Previously, she said Meals by Grace had operated on a kind of first-come, first-served basis, which had caused some arguments among clients that “were just awful.” Meals by Grace did not notify patrons that they had switched to a client-choice model and set up a shopping area before opening, wanting to keep the element of surprise intact for their neighbors.
“So everybody’s lined up and are going, ‘Argh, argh, move out of my way,’” Suellen said. “So we opened the door to let them come in, and I’ll never forget, it was like watching a cartoon.”
She said the first woman who stepped inside was shocked and held up the line behind her because she was in awe at all the changes that had been made.
According to Suellen, clients were used to standing outside “in the cold or the heat or whatever it was that day,” but with the changes, volunteers were able to have them sit down, relax and enjoy the experience.
When COVID-19 hit, not only did Meals by Grace lose volunteers, they lost the ability to use the client-choice model in the smaller pantry space.
Suellen said they tried to do what they could to make things “better – not great, not terrible, but a little bit better” by setting up tables outside the pantry for people to have a scaled-back shopping experience.
With the larger space, Meals by Grace is able to return to the client-choice model and re-engage in relationships with clients while still maintaining COVID-19 safety precautions.
“[The new location] is going to give us an opportunity to re-engage the client-choice model, and that’s how we want to care for our neighbors because handing them food in a box … I mean, can you imagine driving up to Kroger and they just bring stuff out and put it in your car?” Stephen said.
“The relationship [is important], I agree,” Suellen said, “Because that [client-choice] model means we re-engage the relationships. We’re able to have the volunteer shopping assistants engaging one-on-one with families again.”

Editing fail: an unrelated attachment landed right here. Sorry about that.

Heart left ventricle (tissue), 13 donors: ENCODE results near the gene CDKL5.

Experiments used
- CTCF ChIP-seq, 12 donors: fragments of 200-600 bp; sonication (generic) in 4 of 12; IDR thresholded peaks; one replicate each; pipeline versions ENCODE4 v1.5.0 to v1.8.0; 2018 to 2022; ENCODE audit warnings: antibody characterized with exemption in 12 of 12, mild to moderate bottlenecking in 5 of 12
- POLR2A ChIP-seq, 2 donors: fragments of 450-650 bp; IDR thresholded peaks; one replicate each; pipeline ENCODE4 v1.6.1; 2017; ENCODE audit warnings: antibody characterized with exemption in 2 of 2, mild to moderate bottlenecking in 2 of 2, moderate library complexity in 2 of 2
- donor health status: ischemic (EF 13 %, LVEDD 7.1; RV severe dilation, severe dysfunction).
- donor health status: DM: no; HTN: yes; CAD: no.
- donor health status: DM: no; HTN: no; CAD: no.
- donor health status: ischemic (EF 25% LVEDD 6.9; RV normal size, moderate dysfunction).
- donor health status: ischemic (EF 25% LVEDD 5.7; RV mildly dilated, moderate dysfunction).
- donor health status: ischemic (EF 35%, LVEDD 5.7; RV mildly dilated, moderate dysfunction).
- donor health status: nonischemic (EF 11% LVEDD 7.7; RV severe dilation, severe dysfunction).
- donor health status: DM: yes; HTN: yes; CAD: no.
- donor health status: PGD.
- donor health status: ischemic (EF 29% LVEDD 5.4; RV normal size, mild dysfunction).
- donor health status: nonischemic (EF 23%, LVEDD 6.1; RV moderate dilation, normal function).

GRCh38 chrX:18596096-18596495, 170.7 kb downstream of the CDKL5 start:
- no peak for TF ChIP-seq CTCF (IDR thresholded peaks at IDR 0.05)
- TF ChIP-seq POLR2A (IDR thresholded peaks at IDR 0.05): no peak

The new location will also feature the food management director, also a chef, giving out free samples “just like at Costco that we all love” and making meals with recipe cards to go along with them. Suellen stated that Meals by Grace wants to “normalize the shopping experience as much as possible,” and having free samples and recipe cards will help do just that.
In the future, the location will also be the home of the Cumming Harvest Farmer’s Market, where neighbors can pick out fresh produce for themselves and their families. Meals by Grace also owns an aquaponics farm that will be able to provide there as well.
Between all of their ventures in Forsyth and Dawson counties, Meals by Grace will be able to operate and serve their neighbors from the same space. People will be able to take advantage of the client-choice model and choose their meals freely without worrying about COVID-19 space restrictions.
“Bringing back the dignity of being able to shop for yourself is so, so important,” Rachele said. “And that’s what we’re here to do in this new space.”
Meals by Grace is at 3540 Keith Bridge Road, behind Hollywood Feed. For more information, visit mealsbygrace.org.